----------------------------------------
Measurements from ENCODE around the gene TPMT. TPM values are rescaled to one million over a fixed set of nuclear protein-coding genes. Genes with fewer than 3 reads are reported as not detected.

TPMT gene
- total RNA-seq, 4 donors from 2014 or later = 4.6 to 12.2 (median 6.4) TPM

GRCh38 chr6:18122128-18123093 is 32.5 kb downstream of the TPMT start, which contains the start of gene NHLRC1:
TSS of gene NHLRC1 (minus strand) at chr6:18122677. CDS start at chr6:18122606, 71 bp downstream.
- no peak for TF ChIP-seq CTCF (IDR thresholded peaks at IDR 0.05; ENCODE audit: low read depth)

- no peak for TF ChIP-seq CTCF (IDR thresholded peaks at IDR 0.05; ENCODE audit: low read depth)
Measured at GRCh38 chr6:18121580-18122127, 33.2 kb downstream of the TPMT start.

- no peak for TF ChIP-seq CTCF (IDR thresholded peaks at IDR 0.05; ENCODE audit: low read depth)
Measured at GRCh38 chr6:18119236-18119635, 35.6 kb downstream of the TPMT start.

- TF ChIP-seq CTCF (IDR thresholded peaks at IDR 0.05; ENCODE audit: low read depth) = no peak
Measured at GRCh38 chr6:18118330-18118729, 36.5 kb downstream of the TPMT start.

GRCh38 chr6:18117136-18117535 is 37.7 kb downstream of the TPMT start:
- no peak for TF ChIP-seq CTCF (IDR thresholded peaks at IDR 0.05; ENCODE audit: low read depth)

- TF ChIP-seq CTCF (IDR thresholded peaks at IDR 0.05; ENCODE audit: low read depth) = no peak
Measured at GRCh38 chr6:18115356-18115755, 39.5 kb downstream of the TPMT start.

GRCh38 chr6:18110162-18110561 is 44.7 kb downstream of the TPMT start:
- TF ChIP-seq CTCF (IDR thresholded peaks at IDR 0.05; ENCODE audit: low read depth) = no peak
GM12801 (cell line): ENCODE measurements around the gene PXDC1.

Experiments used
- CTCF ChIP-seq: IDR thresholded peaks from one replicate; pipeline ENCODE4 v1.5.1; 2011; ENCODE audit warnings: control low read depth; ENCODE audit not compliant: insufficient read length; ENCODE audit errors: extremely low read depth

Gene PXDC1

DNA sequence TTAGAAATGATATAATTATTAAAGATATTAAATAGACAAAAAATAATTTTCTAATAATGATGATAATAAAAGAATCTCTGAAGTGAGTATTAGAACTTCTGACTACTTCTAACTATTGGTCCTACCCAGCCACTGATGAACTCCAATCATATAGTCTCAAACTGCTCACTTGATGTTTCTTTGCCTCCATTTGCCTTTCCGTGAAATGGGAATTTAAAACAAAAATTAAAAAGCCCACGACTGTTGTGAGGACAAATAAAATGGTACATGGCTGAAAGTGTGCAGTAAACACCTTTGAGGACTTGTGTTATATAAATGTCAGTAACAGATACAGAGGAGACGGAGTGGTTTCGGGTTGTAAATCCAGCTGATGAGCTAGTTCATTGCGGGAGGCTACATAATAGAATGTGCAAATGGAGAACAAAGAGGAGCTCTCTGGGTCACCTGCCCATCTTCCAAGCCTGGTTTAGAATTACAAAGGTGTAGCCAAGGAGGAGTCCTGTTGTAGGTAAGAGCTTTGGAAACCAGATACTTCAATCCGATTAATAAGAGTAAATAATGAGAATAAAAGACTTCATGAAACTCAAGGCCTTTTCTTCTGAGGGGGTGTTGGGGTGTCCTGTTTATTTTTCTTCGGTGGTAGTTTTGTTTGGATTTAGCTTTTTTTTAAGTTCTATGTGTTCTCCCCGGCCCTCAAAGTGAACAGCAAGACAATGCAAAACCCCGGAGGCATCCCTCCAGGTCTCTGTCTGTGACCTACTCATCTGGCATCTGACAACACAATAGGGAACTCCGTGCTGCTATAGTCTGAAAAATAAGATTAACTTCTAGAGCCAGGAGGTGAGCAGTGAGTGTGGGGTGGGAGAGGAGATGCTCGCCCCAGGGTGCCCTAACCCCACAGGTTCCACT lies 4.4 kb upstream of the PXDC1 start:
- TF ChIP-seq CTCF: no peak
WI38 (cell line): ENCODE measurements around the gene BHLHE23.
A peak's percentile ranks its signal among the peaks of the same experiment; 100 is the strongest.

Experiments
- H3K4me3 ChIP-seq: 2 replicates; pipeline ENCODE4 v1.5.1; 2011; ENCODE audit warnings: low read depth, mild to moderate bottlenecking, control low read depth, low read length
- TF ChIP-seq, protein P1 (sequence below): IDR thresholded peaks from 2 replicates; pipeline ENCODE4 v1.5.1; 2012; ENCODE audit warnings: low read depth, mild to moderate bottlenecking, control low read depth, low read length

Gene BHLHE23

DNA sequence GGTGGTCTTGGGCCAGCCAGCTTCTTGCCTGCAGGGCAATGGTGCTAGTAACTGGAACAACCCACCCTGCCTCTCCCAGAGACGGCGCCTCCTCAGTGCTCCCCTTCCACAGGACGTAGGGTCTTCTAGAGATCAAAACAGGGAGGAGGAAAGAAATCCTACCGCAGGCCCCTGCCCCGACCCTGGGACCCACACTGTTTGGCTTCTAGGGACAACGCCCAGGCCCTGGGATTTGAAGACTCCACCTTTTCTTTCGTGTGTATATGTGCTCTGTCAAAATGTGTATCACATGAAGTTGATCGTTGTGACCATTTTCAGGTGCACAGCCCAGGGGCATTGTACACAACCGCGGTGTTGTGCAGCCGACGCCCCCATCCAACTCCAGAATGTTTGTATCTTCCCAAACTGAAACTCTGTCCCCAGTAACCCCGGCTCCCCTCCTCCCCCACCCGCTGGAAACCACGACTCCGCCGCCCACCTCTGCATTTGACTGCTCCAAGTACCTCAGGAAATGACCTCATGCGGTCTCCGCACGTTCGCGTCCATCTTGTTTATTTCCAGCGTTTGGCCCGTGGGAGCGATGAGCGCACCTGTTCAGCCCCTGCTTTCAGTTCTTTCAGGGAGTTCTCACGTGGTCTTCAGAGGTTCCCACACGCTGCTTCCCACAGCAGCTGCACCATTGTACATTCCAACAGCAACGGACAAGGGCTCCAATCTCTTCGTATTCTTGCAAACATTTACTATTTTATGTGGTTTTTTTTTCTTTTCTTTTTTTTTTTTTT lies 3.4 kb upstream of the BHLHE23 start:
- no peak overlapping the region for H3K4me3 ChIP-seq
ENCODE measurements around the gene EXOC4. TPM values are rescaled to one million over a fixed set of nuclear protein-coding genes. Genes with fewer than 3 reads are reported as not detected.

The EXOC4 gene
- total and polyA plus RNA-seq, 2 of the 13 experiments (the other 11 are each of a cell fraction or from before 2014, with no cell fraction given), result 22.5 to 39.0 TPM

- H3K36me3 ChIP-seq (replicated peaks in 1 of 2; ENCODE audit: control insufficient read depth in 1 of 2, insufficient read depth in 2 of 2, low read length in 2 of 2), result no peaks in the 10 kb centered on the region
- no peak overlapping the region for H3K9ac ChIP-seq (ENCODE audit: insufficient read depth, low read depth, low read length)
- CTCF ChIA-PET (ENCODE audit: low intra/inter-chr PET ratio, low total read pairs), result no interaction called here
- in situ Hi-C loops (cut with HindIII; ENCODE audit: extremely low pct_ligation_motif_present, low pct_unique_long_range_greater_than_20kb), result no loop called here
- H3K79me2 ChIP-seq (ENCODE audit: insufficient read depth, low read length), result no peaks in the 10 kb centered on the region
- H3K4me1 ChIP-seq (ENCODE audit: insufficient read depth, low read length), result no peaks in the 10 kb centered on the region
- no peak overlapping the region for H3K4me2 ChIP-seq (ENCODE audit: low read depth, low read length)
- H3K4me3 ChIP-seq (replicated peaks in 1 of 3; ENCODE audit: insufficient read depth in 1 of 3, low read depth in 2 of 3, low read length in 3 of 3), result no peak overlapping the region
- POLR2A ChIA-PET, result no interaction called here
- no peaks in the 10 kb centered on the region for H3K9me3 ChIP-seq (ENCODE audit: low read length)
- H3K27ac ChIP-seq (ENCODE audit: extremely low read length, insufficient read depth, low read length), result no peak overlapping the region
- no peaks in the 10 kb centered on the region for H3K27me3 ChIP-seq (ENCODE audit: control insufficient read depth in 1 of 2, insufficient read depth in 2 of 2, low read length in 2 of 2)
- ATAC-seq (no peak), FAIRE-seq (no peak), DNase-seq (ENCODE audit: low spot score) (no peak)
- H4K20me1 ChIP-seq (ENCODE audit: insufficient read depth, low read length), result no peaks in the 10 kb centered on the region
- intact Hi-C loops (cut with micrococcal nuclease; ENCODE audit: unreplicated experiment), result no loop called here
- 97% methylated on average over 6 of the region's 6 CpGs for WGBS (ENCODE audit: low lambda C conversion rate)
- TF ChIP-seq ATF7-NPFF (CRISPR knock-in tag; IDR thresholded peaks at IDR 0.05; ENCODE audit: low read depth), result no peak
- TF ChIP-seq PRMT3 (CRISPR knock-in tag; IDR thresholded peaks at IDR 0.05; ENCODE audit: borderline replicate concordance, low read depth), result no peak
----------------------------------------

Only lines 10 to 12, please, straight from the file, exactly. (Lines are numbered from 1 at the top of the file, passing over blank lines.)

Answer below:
Measured at GRCh38 chr6:18119236-18119635, 35.6 kb downstream of the TPMT start.

- TF ChIP-seq CTCF (IDR thresholded peaks at IDR 0.05; ENCODE audit: low read depth) = no peak
Measured at GRCh38 chr6:18118330-18118729, 36.5 kb downstream of the TPMT start.